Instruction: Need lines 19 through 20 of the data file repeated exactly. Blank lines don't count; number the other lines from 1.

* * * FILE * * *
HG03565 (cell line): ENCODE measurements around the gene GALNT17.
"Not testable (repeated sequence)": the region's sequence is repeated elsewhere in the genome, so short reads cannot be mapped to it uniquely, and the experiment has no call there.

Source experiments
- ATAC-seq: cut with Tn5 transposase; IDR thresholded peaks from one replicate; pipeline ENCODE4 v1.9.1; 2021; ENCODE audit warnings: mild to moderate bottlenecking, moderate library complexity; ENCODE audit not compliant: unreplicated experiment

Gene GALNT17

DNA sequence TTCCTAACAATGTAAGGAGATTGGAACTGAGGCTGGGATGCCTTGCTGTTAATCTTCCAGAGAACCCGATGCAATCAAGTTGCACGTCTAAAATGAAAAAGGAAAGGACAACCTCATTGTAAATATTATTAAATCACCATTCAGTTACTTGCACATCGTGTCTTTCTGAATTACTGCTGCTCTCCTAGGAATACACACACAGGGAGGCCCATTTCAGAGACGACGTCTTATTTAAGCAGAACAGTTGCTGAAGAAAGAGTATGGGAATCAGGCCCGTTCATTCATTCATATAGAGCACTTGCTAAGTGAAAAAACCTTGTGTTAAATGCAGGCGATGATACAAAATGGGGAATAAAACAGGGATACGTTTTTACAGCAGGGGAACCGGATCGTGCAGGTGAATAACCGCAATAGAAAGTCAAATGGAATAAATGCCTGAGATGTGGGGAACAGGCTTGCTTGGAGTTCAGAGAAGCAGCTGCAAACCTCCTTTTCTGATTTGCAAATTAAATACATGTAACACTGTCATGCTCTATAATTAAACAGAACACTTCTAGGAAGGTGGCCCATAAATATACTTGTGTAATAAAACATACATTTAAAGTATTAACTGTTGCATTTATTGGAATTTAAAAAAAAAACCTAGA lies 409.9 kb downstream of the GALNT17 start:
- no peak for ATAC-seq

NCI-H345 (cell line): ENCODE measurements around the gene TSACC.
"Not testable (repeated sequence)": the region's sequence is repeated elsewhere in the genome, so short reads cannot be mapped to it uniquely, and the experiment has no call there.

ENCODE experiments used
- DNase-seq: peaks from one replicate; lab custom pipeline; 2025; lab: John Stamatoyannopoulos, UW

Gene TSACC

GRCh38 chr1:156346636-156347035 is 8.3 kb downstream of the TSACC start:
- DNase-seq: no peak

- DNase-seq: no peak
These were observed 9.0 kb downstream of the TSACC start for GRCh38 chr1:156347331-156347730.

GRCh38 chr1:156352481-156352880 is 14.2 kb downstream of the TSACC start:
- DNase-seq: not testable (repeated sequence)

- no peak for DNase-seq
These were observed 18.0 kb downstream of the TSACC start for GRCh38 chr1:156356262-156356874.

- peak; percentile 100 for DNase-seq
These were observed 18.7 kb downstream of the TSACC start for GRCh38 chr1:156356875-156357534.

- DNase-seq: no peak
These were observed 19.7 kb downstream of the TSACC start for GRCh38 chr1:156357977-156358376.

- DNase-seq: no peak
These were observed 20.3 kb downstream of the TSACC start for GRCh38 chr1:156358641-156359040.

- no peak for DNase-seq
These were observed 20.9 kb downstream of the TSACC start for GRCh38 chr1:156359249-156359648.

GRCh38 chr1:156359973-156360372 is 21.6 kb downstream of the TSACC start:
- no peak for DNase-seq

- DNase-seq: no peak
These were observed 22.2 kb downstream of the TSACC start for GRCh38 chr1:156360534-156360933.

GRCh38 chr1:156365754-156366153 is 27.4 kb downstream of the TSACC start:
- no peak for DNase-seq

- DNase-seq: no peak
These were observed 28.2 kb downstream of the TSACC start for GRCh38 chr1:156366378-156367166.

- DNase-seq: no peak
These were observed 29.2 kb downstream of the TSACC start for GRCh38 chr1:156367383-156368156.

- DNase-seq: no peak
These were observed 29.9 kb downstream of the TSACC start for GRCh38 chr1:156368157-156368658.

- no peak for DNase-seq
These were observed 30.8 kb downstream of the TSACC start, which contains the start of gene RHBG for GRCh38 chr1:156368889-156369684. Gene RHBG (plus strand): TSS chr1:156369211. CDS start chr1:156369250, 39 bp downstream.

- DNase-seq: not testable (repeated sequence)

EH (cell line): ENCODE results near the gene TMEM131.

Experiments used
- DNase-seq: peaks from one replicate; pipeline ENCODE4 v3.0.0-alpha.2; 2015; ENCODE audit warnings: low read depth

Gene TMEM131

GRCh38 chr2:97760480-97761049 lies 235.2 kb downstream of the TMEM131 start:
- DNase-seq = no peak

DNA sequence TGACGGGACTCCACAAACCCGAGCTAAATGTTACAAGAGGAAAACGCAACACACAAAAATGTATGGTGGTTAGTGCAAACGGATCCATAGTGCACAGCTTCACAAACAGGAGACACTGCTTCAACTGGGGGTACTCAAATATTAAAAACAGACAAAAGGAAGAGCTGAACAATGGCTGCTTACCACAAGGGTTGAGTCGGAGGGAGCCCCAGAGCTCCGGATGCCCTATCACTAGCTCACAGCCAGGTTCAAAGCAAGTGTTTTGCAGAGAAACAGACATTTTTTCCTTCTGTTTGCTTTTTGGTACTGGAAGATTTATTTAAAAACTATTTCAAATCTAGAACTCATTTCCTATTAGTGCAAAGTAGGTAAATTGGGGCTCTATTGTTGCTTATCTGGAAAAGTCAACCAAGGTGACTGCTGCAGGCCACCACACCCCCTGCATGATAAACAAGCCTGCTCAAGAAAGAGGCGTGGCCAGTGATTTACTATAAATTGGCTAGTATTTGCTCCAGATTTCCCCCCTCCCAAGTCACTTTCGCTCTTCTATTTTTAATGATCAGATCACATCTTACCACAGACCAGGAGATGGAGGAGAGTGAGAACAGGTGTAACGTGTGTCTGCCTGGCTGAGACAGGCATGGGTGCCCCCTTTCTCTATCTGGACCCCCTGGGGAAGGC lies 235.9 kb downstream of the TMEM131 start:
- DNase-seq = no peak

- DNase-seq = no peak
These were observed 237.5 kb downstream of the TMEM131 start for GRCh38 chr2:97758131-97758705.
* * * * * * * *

- no peak for DNase-seq
These were observed 18.0 kb downstream of the TSACC start for GRCh38 chr1:156356262-156356874.